Our journey so far on the development of Minerva Lab has been amazing! What? You do not know the deeds of our adventures? Check it here to understand what we have been building. Now with the final line been reached I want to show you how amazing is the work produced by our dedicated team:
And the subject I want to highlight for this week is animations. Surely you saw our little Robot Own (BUBO) moving and "taking" in the above video, this movements are the one that really put life into a digital character, a binary expression of the ways that this individual had once only in our imaginations finally brought to life.
Pixar Lamp Line Art - GIF (2) by Tsuriel - Dribbble Animasi Line Gif
Is it strange that even a simple lamp can have this much of personality? Of course, this is a genius work from Pixar, nothing less than the first company to create a full tridimensional movie in world-scale, Toy Story.
But, animations have a lot behind them, from old flip books that had to copy the same draw with minimal differences between each other to create a sense of movement, to finally achieving the digital era where copy and past are as simple as pressing 2 buttons.
Dragon Ball Goku's from Bandai vs Superman from DC in a Flipbook Animation by etoilec1
This process gave us amazing results for decades, from animated cartoons to most of the 2D games great franchises, like Nintendo’s Mario or Sega’s Sonic. The process of animations using each frame with an image and them playing this sequence fast would create the illusion of movement, attach, defending, casting and so on.
Mario and Yoshi from Nintendo
Nevertheless, when this process was adapted to 3D engines the results where not that great, meaning that the need for much higher framerates resulted in more animations and this was also increasing the size of the models, one thing that was strongly avoided when we used to have physical distribution of the content, meaning a hard limit of (in the case of a CD) 640MB of memory.
As an alternative they began to use a technique known as Skeletal animation, which instead of animation each model creates a skeletal that can be assigned to several models and animates it. In this way, the movements of the skeletal are translated as deformations for the model and can even create much more natural movements.
Further, they also are pretty useful to make inverse kinematics, meaning that I can move the hand of a character locked into an object, let’s say a shield, and all the other bones can recalculate theirs positions by the changes of position from the shield.
One of the first games to get great success using this kind of technology was Valve’s Half-life, which was a very moddable game engines, resulting in other well-know franchises like: Counter-Strike, Team-Fortress and Portal. You can see in all these games, more on they old versions, that several animations were shared, for instance the Counter-Terrorist and Terrorist from CS uses all the same animations for moving and shooting.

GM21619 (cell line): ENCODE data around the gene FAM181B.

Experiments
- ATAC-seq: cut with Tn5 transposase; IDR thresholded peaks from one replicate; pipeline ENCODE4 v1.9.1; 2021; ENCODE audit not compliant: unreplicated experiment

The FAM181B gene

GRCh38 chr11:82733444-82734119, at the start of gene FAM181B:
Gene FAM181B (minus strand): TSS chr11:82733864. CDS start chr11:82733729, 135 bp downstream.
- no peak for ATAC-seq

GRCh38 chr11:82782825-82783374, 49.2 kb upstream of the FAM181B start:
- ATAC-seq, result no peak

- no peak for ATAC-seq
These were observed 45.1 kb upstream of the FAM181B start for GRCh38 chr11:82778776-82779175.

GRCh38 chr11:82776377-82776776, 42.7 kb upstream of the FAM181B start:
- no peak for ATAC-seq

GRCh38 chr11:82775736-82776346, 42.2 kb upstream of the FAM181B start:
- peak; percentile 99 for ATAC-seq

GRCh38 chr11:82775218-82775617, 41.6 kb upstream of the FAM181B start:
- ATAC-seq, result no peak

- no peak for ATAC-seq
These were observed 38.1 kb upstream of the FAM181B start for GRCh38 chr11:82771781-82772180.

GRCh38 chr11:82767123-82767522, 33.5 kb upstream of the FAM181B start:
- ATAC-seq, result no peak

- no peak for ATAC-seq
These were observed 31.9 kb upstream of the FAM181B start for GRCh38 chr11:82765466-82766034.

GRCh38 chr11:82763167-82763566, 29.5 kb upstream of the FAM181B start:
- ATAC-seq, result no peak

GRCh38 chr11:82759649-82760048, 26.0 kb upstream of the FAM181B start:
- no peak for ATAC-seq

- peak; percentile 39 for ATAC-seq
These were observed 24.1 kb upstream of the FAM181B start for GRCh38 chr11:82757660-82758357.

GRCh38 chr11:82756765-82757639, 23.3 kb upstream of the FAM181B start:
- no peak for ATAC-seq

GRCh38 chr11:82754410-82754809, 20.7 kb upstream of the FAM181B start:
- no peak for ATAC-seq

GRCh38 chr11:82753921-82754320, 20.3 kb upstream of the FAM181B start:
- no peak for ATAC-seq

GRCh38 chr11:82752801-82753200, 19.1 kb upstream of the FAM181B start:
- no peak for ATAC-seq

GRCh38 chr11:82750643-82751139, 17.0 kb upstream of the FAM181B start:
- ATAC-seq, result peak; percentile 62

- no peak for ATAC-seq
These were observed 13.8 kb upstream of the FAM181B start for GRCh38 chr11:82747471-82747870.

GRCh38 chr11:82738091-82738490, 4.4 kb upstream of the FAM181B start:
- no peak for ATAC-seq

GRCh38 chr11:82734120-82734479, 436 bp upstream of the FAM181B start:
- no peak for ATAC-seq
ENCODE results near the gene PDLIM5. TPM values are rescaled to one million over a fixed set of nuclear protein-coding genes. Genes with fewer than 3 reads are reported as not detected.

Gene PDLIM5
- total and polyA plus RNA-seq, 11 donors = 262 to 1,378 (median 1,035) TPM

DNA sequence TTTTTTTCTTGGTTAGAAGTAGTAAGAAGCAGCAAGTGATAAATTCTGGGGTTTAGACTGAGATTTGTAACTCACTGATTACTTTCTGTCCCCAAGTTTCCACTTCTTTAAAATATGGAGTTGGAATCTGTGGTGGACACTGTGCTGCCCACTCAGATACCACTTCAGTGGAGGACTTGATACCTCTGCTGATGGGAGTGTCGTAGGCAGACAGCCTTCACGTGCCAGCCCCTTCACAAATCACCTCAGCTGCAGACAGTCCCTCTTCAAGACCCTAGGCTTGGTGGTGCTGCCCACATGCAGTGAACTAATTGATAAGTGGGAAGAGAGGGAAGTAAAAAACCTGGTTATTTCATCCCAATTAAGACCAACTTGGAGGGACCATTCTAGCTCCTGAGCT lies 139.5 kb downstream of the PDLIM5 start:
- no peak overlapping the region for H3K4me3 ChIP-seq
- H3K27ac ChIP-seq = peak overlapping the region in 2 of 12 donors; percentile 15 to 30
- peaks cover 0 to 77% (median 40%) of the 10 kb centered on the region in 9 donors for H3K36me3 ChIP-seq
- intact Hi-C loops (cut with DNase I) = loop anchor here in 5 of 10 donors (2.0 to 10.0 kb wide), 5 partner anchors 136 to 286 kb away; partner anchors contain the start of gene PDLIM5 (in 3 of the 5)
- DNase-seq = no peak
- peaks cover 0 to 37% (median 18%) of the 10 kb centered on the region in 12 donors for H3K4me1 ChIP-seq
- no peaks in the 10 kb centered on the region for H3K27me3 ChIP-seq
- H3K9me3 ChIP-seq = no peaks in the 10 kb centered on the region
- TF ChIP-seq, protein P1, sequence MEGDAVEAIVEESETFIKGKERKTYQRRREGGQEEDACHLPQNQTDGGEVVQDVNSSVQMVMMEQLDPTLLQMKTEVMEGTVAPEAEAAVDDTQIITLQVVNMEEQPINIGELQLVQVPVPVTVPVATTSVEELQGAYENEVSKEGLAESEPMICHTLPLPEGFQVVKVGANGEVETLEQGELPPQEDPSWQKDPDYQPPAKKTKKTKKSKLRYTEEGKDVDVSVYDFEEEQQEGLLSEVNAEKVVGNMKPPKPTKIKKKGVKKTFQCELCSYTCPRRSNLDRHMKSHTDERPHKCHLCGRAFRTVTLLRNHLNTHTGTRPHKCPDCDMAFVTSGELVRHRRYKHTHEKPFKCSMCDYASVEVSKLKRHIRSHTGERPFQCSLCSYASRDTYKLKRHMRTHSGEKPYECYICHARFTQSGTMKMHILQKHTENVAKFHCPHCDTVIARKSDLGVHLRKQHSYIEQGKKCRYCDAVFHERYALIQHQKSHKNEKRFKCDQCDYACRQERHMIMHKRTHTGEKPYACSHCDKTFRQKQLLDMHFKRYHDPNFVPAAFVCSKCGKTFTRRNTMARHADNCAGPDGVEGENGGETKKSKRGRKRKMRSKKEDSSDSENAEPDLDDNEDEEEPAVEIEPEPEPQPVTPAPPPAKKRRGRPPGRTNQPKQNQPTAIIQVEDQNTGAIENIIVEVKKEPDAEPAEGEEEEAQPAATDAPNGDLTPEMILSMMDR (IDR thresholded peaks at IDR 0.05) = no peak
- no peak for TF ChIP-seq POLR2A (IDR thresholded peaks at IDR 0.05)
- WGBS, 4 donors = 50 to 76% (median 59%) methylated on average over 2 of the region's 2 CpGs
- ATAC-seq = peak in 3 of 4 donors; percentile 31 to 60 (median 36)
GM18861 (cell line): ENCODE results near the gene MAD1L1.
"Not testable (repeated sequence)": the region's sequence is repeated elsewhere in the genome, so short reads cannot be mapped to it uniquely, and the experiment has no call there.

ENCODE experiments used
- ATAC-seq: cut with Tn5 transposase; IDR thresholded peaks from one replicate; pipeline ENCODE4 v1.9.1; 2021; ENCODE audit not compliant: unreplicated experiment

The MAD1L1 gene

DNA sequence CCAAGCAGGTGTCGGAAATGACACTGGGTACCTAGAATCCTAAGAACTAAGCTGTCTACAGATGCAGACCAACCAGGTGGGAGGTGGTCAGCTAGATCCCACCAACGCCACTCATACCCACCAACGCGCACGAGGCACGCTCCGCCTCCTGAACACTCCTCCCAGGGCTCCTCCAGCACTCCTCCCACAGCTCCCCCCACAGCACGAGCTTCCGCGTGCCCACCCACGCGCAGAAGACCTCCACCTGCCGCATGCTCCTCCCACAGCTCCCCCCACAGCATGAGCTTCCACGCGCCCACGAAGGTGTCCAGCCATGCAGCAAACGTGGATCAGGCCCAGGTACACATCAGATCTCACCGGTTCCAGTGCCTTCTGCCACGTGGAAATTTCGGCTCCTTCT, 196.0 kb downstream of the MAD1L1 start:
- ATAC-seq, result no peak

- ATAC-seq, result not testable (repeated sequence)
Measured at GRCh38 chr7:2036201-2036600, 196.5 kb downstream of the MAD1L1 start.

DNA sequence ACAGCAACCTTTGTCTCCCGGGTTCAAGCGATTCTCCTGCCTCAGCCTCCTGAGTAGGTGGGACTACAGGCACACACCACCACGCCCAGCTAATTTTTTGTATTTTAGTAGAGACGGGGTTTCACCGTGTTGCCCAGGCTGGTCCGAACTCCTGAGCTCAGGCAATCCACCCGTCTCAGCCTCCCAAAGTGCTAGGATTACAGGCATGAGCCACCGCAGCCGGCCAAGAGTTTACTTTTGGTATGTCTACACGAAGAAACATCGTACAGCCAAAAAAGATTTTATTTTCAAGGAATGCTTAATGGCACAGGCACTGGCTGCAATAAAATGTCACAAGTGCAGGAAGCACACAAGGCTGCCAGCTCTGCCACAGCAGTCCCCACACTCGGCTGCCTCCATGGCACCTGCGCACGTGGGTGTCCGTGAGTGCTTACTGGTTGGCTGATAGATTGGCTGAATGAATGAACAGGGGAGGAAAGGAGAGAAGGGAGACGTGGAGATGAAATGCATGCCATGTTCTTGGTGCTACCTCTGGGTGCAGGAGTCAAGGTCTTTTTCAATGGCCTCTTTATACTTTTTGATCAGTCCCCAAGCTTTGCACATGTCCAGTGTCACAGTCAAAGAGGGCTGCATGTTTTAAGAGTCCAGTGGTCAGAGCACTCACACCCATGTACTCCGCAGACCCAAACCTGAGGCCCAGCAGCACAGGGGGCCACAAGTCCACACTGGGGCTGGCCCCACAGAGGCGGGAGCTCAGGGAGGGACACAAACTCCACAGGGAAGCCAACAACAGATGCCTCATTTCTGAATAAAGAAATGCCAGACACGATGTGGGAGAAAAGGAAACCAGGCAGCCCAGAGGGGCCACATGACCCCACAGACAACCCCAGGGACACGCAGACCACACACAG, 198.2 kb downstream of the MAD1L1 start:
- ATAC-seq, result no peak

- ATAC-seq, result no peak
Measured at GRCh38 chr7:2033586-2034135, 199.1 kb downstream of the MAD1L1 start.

Nowadays, most of the game engines and 3D modelling programs support the Skeletal animations, and even for 2D animations they have been used a lot. Programs like Spline or Marionete made possible to have similar pipelines of development for 2D games and are changing the way many game developers are approaching how to animated in 2D.
Ok, but how knowing this can really help you to make the best of your VR experience? Well, to start you should look for an experience animator for your team. Remember, it is not because someone can create 3D models that the same person will know how to properly animate, this are two separated works and it would be rare to find someone who truly enjoy and are good in both.
Second, rejoice! Yes, rejoice! Because of this amazing Skeletal system, you can simple use other animations into your own experience with a very low cost! Never heard of Mixamo? It is a free tool that not only shares an insane number of animations, most of them created by motion capture systems that gives a very authentic movement, but also have an auto-rigging tool that makes possible for you upload your own model and see it moving with their animations.
Not only that, but when using Unreal Engine, it has a lot of animations included in their learning system and on the content examples. In fact, the Epic documentation about how powerful is this engine regarding Animation is overwhelming. You have the ability to blend animations and to change in real-time aspects of the skeletal to precisely fit objects into it (using sockets) and to make very complex inverse kinematics.
In previous works the team from VRMonkey has used the IKinema plugin, that can be easily incorporated on Unreal Engine, and allow to have very precise and realistic Inverse Kinematic. The first use of it is to make characters to walk in a more natural way in landscapes with variation of height, but this plugin can do much more.
In one of the last updates from them, Orion, you can use this program to actually have motion capturing system with low-cost. Meaning that with it you can now have custom animations with less than US$ 2,000.00, using a HTC Vive and some Vive Trackers.
Last, but not least, with the new iPhone X IR cameras we can now do face tracking with a relative low-cost system. Both Unreal and Unity have released tutorials where you can do bot real-time tracking or record an animation to latter use. Not only that, there are Apps on iTunes that record the face movement allowing it to save it in a FBX file.
That is for today guys, I really hope you have enjoyed! Please remember to follow both our Facebook Page so you can be updated with the last news from our projects and do not hesitate in comment bellow so we can get your share of thoughts! Thank you for you reading!
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